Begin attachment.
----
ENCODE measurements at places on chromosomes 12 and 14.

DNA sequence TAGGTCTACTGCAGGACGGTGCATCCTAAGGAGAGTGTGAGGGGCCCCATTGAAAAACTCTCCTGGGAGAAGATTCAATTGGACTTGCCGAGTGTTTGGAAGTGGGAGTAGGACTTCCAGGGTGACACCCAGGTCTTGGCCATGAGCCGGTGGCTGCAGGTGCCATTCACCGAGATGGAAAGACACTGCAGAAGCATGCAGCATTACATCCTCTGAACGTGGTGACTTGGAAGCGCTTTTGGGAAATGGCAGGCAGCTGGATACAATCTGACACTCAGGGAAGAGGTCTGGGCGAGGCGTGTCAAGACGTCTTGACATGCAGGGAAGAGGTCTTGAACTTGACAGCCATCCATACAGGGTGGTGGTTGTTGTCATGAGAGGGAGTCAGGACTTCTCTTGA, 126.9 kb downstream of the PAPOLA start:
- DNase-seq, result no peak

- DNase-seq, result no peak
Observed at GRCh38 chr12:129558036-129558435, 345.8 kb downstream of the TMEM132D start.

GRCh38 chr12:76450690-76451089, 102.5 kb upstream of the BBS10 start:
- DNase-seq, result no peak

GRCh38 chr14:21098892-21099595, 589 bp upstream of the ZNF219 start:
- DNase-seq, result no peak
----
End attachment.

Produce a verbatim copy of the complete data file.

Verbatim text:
ENCODE measurements at places on chromosomes 12 and 14.

DNA sequence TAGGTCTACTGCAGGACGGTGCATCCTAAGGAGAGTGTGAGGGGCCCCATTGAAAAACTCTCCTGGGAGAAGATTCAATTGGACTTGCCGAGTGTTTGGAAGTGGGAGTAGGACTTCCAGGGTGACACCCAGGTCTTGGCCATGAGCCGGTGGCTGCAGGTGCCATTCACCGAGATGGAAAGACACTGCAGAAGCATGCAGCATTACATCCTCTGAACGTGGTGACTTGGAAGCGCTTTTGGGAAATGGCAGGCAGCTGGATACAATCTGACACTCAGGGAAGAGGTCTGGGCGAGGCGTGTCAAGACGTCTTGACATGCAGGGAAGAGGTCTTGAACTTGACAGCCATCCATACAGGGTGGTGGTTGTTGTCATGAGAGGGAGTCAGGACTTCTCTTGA, 126.9 kb downstream of the PAPOLA start:
- DNase-seq, result no peak

- DNase-seq, result no peak
Observed at GRCh38 chr12:129558036-129558435, 345.8 kb downstream of the TMEM132D start.

GRCh38 chr12:76450690-76451089, 102.5 kb upstream of the BBS10 start:
- DNase-seq, result no peak

GRCh38 chr14:21098892-21099595, 589 bp upstream of the ZNF219 start:
- DNase-seq, result no peak